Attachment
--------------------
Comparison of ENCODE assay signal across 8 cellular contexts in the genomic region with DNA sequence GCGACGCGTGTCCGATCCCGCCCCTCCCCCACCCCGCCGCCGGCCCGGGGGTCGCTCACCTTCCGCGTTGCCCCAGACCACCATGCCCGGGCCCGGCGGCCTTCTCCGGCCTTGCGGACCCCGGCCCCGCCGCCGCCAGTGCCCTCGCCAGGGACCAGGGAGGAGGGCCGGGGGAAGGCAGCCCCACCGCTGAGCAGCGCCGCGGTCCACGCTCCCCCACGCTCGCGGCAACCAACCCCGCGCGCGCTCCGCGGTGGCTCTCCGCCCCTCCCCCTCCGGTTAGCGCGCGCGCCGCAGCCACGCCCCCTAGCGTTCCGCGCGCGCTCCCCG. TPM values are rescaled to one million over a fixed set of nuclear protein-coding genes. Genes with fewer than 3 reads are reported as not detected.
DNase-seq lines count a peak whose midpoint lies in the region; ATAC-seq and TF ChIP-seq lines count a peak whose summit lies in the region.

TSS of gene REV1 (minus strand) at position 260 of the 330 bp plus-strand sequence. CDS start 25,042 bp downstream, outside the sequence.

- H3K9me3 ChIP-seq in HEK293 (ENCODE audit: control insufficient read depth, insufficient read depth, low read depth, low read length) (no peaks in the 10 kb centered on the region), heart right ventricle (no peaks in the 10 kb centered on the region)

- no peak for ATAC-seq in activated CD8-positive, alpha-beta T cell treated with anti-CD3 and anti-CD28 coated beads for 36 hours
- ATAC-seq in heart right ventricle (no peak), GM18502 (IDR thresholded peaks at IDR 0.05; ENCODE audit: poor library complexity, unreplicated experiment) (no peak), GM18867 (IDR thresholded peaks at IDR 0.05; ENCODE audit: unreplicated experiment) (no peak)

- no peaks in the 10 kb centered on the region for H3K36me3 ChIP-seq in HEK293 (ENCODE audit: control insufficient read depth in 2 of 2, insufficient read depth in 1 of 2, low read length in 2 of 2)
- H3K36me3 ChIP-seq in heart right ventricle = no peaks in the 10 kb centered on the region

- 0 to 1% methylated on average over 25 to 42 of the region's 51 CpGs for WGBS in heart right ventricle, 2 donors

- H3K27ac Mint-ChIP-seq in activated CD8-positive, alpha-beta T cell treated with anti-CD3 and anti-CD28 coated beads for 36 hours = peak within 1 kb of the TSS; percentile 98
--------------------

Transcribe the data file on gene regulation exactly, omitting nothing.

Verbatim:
Comparison of ENCODE assay signal across 8 cellular contexts in the genomic region with DNA sequence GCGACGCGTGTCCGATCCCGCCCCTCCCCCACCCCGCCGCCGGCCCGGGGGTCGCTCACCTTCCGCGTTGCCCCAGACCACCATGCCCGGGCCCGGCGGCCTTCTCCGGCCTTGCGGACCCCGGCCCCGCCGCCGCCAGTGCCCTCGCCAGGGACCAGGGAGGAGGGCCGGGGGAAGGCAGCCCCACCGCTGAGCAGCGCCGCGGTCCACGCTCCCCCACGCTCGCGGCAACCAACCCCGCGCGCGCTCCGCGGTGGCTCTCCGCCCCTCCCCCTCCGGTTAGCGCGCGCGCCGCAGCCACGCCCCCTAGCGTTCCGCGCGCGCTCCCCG. TPM values are rescaled to one million over a fixed set of nuclear protein-coding genes. Genes with fewer than 3 reads are reported as not detected.
DNase-seq lines count a peak whose midpoint lies in the region; ATAC-seq and TF ChIP-seq lines count a peak whose summit lies in the region.

TSS of gene REV1 (minus strand) at position 260 of the 330 bp plus-strand sequence. CDS start 25,042 bp downstream, outside the sequence.

- H3K9me3 ChIP-seq in HEK293 (ENCODE audit: control insufficient read depth, insufficient read depth, low read depth, low read length) (no peaks in the 10 kb centered on the region), heart right ventricle (no peaks in the 10 kb centered on the region)

- no peak for ATAC-seq in activated CD8-positive, alpha-beta T cell treated with anti-CD3 and anti-CD28 coated beads for 36 hours
- ATAC-seq in heart right ventricle (no peak), GM18502 (IDR thresholded peaks at IDR 0.05; ENCODE audit: poor library complexity, unreplicated experiment) (no peak), GM18867 (IDR thresholded peaks at IDR 0.05; ENCODE audit: unreplicated experiment) (no peak)

- no peaks in the 10 kb centered on the region for H3K36me3 ChIP-seq in HEK293 (ENCODE audit: control insufficient read depth in 2 of 2, insufficient read depth in 1 of 2, low read length in 2 of 2)
- H3K36me3 ChIP-seq in heart right ventricle = no peaks in the 10 kb centered on the region

- 0 to 1% methylated on average over 25 to 42 of the region's 51 CpGs for WGBS in heart right ventricle, 2 donors

- H3K27ac Mint-ChIP-seq in activated CD8-positive, alpha-beta T cell treated with anti-CD3 and anti-CD28 coated beads for 36 hours = peak within 1 kb of the TSS; percentile 98